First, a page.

"The National Endowment for the Arts (NEA) announced more than $23 million in 832 grants to arts organizations and individuals for a wide variety of cultural activities, from $40,000 to support artists’ residences in Charlotte, NC, to $45,000 for a three-day dance festival in Chavak, AK, population 938. 'Through a rigorous peer-review panel process, the NEA ensures that projects recommended for funding are among the most creative, the most effective, and will make a real impact,' said NEA Chairman Rocco Landesman. Here are a sampling of some of the grants...Anchorage, AK: Calista Elders Council–A $45,000 grant to help support a three-day Yup’ik dance festival; Bellingham, WA: Bellingham Festival of Music–$10,000 to support the Bellingham Festival of Music, a two-week summer festival featuring orchestral and chamber music concerts throughout the community; Boise, ID: Trey McIntyre Project–$15,000 to support the creation and presentation of a new multimedia dance titled 'The Symptom of Death' by choreographer Trey McIntyre."

Illinois: Chicago is Now Broadway's Kind of Town
Associated Press, 11/26/12
"The New York-bound musical 'Kinky Boots' enjoyed a pre-Broadway run at a downtown Chicago theater this fall, but only after the state of Illinois lured producers with something that's scarce these days—money. The Cyndi Lauper/Harvey Fierstein production...along with a second musical, 'Big Fish,' were the first to apply for a certificate making them eligible for a state theater tax credit. Lawmakers slipped it into a package of tax breaks approved late last year for corporate heavyweights Sears Holding Corp. and the CME Group Inc. The breaks appear to be doing their job: Producers say the credit—worth up to $500,000 per production or a cap of $2 million per year
was instrumental in their decision to bring the shows to Chicago instead of going straight to New York or previewing in Seattle, Toronto, or San Francisco...Only Louisiana and Rhode Island have similar legislation, intended to bring shows to cities like New Orleans and Providence."


The Creative Economy & The Private Sector

Arizona: Phoenix Arts Industry Generates $301M
Ahwatukee Foothills News, 11/27/12
"Phoenix nonprofit arts and cultural organizations and their audiences had a total economic impact of $301 million and generated $13.9 in local government tax revenue and $17.7 in state government tax revenue during the fiscal year 2010. The figures are contained in a recent national arts economic impact study conducted by Americans for the Arts...The study is based on surveys from 1,632 audience members and expenditures reported by 60 Phoenix arts and cultural organizations...The study also found that Phoenix arts and cultural organizations and their audiences support more than 9,600 full-time jobs and generate $218.6 million in household income. The City of Phoenix, through its Office of Arts and Culture, was one of 182 regions nationwide that participated in the study. The study found that spending by Phoenix nonprofit arts and cultural organizations, a fraction of the total Valley arts and entertainment industry, totaled more than $164.5 million.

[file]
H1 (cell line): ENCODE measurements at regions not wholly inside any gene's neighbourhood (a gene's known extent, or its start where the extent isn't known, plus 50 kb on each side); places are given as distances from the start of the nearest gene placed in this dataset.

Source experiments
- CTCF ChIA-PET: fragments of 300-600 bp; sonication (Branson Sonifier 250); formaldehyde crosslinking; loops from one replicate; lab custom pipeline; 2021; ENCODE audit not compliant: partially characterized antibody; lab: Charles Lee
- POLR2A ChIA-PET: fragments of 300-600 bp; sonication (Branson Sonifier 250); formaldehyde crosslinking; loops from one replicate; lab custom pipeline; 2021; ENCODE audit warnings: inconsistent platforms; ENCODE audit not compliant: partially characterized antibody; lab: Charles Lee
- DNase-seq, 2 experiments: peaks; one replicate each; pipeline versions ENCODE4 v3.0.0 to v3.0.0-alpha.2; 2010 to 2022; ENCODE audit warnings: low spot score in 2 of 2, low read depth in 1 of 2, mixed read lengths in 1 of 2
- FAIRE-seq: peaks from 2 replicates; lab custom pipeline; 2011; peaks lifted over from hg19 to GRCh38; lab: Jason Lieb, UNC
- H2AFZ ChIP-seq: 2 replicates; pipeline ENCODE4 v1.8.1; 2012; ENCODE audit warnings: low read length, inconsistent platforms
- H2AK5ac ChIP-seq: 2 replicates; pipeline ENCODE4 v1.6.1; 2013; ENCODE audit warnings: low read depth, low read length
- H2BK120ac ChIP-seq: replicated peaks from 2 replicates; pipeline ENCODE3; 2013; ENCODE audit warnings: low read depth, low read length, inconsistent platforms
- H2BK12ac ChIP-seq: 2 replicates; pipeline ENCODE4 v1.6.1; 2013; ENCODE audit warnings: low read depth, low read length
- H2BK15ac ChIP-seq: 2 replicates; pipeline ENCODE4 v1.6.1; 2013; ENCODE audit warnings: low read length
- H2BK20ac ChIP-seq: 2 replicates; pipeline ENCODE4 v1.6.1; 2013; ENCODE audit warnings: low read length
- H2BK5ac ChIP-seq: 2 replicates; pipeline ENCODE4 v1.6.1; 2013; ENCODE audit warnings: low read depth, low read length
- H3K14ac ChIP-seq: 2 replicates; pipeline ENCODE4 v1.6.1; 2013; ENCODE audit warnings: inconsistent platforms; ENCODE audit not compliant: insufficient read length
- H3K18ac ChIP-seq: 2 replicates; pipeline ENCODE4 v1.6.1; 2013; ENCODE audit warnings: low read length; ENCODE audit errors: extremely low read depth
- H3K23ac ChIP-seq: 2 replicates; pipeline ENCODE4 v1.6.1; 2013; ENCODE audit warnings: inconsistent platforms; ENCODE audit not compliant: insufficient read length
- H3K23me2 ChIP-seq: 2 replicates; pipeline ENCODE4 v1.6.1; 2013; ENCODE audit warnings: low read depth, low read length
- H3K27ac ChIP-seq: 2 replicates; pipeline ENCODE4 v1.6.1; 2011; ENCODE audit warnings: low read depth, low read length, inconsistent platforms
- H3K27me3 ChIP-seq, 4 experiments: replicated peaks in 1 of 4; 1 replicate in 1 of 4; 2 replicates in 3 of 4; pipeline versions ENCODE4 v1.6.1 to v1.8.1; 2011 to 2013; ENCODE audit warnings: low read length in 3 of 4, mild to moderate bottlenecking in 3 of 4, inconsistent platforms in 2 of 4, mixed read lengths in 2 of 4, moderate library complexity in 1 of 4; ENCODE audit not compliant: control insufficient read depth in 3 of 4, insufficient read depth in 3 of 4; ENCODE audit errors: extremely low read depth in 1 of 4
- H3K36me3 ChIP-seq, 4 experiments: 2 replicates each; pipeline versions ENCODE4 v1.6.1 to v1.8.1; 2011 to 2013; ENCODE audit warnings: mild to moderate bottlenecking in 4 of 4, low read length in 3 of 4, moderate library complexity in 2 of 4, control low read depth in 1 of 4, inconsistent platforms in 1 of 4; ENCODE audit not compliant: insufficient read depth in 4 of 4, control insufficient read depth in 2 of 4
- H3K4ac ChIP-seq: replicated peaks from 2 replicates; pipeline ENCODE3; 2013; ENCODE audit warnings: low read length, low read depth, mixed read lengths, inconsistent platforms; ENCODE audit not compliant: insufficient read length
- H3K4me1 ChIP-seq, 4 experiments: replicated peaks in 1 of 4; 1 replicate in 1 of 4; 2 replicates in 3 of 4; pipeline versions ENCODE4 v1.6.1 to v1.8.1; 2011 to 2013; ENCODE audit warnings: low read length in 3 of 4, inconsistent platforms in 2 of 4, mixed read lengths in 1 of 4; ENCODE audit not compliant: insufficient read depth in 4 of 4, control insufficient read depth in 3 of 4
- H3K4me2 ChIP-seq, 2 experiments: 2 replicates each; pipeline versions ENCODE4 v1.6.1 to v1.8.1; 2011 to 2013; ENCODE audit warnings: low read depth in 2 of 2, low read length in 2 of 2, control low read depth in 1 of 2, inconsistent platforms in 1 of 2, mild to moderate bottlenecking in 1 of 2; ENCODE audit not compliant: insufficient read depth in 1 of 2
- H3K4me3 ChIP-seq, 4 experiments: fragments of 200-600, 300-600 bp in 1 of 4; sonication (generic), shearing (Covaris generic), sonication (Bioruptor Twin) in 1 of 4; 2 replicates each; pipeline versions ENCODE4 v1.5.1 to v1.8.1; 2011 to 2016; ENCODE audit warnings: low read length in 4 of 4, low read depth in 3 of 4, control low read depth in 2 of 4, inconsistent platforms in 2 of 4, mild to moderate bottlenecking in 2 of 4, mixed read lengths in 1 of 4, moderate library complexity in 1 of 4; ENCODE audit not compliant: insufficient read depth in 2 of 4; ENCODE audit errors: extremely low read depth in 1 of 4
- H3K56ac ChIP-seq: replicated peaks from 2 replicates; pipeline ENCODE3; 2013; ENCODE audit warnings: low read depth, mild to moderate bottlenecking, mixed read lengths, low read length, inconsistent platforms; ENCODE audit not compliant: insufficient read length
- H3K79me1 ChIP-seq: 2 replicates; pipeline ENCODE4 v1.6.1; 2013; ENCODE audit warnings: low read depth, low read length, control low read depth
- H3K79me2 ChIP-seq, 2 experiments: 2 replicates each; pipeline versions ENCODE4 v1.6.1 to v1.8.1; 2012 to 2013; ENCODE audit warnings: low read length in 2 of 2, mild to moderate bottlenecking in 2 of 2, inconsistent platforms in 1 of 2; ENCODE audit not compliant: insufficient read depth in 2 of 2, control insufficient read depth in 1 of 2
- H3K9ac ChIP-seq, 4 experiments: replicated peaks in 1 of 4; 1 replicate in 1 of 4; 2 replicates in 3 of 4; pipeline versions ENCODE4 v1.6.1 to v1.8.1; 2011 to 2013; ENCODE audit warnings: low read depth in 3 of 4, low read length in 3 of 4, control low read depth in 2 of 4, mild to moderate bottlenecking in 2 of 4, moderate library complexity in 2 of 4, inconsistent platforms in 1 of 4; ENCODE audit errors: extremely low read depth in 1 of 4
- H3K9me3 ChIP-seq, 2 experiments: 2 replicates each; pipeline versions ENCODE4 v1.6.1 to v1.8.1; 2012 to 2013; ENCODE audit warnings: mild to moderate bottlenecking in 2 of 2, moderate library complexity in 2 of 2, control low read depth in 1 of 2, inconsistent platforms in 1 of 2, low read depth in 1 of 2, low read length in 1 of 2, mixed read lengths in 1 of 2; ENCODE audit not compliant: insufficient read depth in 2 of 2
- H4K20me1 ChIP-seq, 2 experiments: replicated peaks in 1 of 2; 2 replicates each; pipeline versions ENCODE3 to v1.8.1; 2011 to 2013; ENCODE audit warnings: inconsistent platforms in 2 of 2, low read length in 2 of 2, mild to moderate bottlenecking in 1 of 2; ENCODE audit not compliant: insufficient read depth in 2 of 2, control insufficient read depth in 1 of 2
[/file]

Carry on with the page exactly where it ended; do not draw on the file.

California: Los Angeles Leaders Ponder Ways to Strengthen Hollywood
L.A. Daily News, 11/27/12
"Entertainment industry insiders gathered in Hollywood to hash out their most pressing issues and possible opportunities in the first State of the Entertainment Industry Conference...Outgoing State Assemblyman Felipe Fuentes, who co-authored the bills to extend California's $100 million-per-year production tax credit program for the next three years, noted in an interview how important it was to make incentives as attractive as those offered in competing states...Los Angeles Mayor Antonio Villaraigosa said 'I've been a big advocate since the late 1990s for the film tax credit. We need to make it permanent and at least double the size of it'...'The jobs behind the camera are more important than the people in front of it,' Villaraigosa continued. 'That's why I walk red carpets and advocate for all of this creative economy, because it's the heart and the soul of the L.A. economy.'"



Philanthropy & Fundraising

Missouri: Arts Institute Sues Couple Over Unfulfilled Pledge
The Kansas City Star, 11/25/12
"Larry and Kristina Dodge, a southern California couple living (for now) in a mansion on the Pacific Ocean, are facing hard times and can no longer honor the $5 million pledge they made to the Kansas City Art Institute. Or, in the art institute’s view, they’re a couple of deadbeats. A $7 million building was constructed on the Kansas City campus based on the Dodges’ pledge. Their names are prominent on the building at 4446 Oak St., facing the Nelson-Atkins Museum of Art. But the Dodges still owe $4 million, prompting the art institute to pursue them in the California Superior Court of Orange County. The school won a judgment—but it is not clear when or if it will ever see the rest of the money. The Dodges, once multimillion-dollar business people and philanthropists, claim they simply don’t have the money—they lost nearly everything to the Great Recession and a harassing government."